Blodgett’s firing sends a message to other UMaine coaches

Posted March 29, 2011, at 9:44 p.m.
Last modified April 11, 2011, at 6:04 p.m.

When a hitter is leaning out over the plate and getting good rips at the ball, the pitcher needs to throw a pitch inside to back the hitter off the plate. The pitch is meant to send a message to the hitter.

Steve Abbott, whose interim athletic director title was expanded into a two-year contract on Monday, sent a message to all of his coaches on Tuesday when he fired Cindy Blodgett as women’s basketball coach: Either produce or your time is limited, regardless of your contract status.

Blodgett went 24-94 in four years and was coming off a 4-25 season which was the worst in the program’s history.

Former athletic director Blake James had given her a two-year contract extension last fall because he had confidence in her ability to get the program turned around.

It didn’t happen and Abbott felt something had to be done even if it meant swallowing $109,772, which is her yearly salary and her buyout money.

Blodgett was beloved as a player at Maine.

The Clinton native was, arguably, the most influential player to ever wear a Black Bear uniform in any sport. She was a four-time All-American who graduated in 1998 as the nation’s fifth-leading women’s scorer of all-time with 3,005 points.

She led the Black Bears to the NCAA Tournament all four years. She put people in the seats. That translated to revenue for the university. Blodgett was worth the price of admission with her shooting prowess, remarkable instincts and ballhandling wizardry.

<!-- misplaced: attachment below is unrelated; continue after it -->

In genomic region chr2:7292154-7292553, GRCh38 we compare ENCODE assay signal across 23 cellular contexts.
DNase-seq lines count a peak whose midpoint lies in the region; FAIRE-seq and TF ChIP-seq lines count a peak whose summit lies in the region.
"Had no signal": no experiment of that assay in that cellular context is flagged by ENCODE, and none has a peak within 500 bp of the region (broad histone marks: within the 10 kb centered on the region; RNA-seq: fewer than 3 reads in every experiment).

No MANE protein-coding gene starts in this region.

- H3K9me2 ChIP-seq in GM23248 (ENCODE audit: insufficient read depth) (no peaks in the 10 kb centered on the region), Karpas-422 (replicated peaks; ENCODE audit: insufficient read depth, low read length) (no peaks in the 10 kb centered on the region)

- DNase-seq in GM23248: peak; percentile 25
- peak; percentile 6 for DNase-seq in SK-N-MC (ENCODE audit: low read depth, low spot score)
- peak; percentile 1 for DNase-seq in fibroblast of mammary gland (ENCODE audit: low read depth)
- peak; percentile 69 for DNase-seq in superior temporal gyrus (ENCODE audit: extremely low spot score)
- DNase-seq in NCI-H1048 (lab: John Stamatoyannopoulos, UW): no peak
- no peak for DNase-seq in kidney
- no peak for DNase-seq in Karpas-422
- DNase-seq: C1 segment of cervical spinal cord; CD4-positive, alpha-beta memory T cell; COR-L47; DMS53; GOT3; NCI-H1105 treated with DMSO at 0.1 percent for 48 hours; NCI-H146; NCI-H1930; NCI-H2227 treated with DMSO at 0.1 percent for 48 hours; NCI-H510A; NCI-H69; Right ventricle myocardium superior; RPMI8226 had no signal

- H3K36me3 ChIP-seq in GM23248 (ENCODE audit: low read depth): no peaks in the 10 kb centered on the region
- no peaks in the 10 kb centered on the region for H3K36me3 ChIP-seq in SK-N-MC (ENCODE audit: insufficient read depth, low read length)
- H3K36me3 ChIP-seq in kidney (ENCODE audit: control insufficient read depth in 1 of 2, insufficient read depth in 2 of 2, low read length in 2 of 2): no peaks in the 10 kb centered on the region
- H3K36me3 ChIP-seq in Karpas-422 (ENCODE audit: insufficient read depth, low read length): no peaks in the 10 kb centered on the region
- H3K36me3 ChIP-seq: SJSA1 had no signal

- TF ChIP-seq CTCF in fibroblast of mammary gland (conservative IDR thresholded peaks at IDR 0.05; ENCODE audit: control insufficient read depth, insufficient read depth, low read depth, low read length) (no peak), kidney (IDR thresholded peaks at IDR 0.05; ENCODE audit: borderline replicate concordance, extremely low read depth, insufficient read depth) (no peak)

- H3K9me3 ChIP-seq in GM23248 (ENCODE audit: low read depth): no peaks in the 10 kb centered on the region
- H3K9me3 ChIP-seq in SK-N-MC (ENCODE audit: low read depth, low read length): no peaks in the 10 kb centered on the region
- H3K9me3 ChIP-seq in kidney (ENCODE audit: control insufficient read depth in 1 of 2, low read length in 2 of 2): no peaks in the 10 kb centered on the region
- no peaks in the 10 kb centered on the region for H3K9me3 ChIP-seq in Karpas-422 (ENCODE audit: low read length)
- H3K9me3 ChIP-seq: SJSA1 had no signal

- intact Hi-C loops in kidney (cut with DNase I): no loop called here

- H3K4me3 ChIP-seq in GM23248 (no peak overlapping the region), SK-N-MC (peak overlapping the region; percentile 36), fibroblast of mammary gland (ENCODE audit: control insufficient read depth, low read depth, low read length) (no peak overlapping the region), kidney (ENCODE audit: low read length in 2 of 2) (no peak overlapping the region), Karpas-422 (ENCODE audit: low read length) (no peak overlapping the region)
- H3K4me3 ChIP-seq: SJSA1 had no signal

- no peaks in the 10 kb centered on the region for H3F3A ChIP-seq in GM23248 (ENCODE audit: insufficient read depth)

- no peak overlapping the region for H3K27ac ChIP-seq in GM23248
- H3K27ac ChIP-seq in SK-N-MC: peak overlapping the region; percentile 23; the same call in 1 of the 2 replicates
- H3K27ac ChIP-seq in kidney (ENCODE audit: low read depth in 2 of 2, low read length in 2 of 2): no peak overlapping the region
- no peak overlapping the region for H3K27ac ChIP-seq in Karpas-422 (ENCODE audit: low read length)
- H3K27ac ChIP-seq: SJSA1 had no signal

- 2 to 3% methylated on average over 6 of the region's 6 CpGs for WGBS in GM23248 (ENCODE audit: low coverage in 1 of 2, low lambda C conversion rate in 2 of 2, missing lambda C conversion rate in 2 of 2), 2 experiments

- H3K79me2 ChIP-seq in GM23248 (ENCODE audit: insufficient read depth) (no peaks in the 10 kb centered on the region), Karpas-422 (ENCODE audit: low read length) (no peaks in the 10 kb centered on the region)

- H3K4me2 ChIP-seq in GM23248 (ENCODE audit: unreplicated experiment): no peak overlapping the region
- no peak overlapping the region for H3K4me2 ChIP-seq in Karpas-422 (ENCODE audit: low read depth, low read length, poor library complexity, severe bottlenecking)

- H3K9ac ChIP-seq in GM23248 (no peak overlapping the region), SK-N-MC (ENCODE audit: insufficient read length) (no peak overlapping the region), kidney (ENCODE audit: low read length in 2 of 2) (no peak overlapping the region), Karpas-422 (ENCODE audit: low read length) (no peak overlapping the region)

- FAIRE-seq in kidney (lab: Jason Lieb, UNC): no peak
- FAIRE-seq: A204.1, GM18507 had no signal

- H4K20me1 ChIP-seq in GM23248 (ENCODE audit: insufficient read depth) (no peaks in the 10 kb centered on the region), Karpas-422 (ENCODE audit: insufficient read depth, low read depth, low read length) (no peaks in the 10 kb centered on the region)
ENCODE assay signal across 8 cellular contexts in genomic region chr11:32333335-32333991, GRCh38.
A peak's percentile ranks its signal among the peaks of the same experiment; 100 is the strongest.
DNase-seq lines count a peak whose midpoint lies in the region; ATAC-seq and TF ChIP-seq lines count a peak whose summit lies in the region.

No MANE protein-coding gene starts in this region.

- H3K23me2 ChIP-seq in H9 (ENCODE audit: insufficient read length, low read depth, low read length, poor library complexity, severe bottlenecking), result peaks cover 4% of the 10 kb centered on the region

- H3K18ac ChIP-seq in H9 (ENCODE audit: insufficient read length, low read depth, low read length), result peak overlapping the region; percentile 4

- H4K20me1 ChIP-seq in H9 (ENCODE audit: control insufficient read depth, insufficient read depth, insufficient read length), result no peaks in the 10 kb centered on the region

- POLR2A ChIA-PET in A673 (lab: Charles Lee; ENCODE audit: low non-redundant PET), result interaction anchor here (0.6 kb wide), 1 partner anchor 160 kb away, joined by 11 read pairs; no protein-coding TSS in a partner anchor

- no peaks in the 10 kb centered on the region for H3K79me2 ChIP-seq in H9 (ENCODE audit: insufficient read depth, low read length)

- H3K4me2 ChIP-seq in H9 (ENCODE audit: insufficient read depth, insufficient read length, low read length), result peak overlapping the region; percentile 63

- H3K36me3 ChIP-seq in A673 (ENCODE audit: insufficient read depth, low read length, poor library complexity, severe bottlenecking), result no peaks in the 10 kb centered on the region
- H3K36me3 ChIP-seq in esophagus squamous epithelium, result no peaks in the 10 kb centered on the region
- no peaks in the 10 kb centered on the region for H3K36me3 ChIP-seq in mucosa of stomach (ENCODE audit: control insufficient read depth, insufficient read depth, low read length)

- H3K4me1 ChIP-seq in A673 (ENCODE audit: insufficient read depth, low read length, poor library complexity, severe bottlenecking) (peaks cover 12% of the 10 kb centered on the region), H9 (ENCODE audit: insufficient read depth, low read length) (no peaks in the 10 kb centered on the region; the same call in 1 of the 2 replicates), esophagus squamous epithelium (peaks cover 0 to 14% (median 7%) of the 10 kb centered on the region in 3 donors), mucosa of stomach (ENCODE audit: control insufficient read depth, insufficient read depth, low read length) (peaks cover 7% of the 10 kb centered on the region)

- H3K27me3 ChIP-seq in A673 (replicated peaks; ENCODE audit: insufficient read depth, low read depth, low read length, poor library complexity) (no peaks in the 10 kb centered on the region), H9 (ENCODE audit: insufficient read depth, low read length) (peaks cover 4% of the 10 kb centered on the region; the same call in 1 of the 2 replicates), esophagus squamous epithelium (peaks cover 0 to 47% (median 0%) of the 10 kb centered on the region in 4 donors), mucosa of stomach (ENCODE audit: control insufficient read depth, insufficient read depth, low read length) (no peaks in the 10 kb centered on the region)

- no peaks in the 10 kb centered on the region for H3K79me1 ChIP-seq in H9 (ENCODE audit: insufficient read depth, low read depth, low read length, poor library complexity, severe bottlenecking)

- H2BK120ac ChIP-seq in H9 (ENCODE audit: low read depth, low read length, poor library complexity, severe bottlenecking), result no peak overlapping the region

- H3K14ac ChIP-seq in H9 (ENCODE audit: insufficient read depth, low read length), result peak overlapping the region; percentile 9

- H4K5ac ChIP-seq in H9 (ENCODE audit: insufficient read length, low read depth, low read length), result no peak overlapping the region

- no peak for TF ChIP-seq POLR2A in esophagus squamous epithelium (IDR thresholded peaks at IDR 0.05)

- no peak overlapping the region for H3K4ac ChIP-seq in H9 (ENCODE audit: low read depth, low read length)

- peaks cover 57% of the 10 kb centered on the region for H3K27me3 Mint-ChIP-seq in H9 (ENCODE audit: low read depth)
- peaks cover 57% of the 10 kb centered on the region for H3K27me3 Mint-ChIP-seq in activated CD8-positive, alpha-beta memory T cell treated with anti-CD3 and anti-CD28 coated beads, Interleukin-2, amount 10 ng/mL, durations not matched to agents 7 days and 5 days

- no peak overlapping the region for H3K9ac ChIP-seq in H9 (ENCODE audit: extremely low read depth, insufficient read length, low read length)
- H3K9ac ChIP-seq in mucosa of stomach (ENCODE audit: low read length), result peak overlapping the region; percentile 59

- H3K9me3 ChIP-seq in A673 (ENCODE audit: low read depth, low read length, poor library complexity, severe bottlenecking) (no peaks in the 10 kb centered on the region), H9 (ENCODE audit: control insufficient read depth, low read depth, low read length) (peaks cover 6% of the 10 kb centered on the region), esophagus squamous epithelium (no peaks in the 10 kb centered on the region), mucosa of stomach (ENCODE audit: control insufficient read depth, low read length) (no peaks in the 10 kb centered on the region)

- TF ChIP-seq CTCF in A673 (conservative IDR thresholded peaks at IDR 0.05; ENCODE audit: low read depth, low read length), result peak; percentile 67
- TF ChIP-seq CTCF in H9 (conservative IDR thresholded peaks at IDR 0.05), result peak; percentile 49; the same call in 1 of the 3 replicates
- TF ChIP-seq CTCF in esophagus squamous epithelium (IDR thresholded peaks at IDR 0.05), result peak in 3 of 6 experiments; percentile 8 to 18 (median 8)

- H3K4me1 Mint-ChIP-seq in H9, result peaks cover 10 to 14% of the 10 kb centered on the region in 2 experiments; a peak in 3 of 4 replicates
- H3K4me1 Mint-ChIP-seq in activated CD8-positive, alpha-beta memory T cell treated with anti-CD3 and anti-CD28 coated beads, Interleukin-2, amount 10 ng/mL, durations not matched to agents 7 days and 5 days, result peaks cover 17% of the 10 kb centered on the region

She expanded her status.

She had already become a household name in Maine during her tremendous high school career as she won four consecutive state Class A championships at Lawrence High School of Fairfield. She scored a state-record 2,596 points.

But great players don’t always make great coaches.

When your average losing margin in league games is 16.5 points, it is more a question of recruiting than coaching.

It means you simply don’t have players capable of competing with league opponents on a regular basis.

She simply couldn’t attract players of her caliber.

You can be the best coach of all time, but you aren’t going very far if you don’t have talent comparable to your league opponents.

When she was hired, it appeared to be a good move, particularly from a public relations standpoint.

Ann McInerney couldn’t duplicate her success at Division II Merrimack College and her off-court issue, involving using a fake name when questioned by police, helped seal her fate.

Blodgett had instant credibility but wound up inheriting a poor team, and she simply couldn’t make the necessary inroads to take the program back to the upper echelon of America East.  

It wasn’t a lack of effort. It wasn’t a lack of desire.

She loves the game and cared deeply about her players and the program she helped build.

According to her players, who collectively gathered to express their support for her on Tuesday, she was a tireless worker who constantly tried to make them better players and better people.

Maybe she just needed more seasoning. Maybe she is one of those coaches who is better suited as an assistant coach.

The fact her remaining players banded together to support her shows she positively impacted their lives while dealing with the adversity of losing.

You are always remembered by your last performance and, hopefully, Maine fans will remember Cindy, the player, not Cindy, the coach.

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